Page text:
And not a big job at all.

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1 hour ago, DougH said:

After starting always check that the sea water pump is functioning by looking for water being expelled out the exhaust.

This , will save you a dollar or three .

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13 hours ago, ropetrick said:

Starting is usually simple. 3/4 throttle, in neutral, and crank away.

I don’t thing the “throttle” has any effect during cranking our Diesel engines. Typical injection pumps are, by design, at 100% fuel when cranking regardless of the control position. So the “throttle” setting is only effective after running. 

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Keep in mind the saildrive has it's own oil. They are sensative to the proper type and grade. The saildrive oil level is checked with the filler cap/dipstick sitting on top of the drive, not screwed in. 

You do not mention if it is a brand new motor, or new to you. If brand new there is a break in protocol, read your manual. If used and there is any question about recent maintence I would change motor and drive oil, raw water impeller, and all filters sooner rather than later, it is cheap insurance.

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12 minutes ago, Borracho said:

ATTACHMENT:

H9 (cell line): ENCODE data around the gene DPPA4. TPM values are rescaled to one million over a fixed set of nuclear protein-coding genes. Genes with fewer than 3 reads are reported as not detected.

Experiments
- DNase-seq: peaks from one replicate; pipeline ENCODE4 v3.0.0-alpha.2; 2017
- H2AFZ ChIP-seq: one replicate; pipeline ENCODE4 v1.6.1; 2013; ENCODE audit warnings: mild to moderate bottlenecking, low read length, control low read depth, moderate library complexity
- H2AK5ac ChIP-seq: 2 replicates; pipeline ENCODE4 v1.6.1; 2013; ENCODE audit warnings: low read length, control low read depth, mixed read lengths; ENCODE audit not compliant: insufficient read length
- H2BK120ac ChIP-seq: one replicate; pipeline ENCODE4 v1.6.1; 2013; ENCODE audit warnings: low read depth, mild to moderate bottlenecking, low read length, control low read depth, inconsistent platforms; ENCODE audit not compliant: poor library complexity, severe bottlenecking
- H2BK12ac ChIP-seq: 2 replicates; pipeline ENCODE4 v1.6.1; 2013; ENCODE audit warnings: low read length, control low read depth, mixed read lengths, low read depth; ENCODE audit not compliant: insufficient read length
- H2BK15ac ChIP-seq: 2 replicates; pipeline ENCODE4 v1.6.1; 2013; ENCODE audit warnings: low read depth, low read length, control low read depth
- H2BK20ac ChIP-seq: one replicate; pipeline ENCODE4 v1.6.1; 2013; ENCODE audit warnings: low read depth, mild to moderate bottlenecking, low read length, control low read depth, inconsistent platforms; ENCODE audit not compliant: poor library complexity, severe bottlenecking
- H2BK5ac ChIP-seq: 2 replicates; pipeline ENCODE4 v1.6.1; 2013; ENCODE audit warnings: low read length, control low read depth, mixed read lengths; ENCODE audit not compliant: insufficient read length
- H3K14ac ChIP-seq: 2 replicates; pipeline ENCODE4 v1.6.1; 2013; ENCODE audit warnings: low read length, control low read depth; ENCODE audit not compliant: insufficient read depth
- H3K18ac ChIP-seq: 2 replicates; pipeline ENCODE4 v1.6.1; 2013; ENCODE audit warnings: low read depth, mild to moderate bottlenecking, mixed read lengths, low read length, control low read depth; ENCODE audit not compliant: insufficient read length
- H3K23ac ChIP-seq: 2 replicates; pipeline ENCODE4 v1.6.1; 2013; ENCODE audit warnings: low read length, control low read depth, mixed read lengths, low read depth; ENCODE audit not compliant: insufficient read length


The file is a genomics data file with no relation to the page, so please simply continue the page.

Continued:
I don’t thing the “throttle” has any effect during cranking our Diesel engines. Typical injection pumps are, by design, at 100% fuel when cranking regardless of the control position. So the “throttle” setting is only effective after running. 

Then why does Yanmar say "full throttle" in the manual?

My 2GMF has a lot of trouble starting other than WOT.

So did my other 2GMF

So did my 3GMF

So did my YSM8

Full throttle till it lights then pull it back.

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20 minutes ago, Borracho said:

I don’t thing the “throttle” has any effect during cranking our Diesel engines. Typical injection pumps are, by design, at 100% fuel when cranking regardless of the control position. So the “throttle” setting is only effective after running. 

The manufacturer says give it some throttle, as does the guys at Mack boring. It certainly works better on my 3gm

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3 minutes ago, loneshark64 said: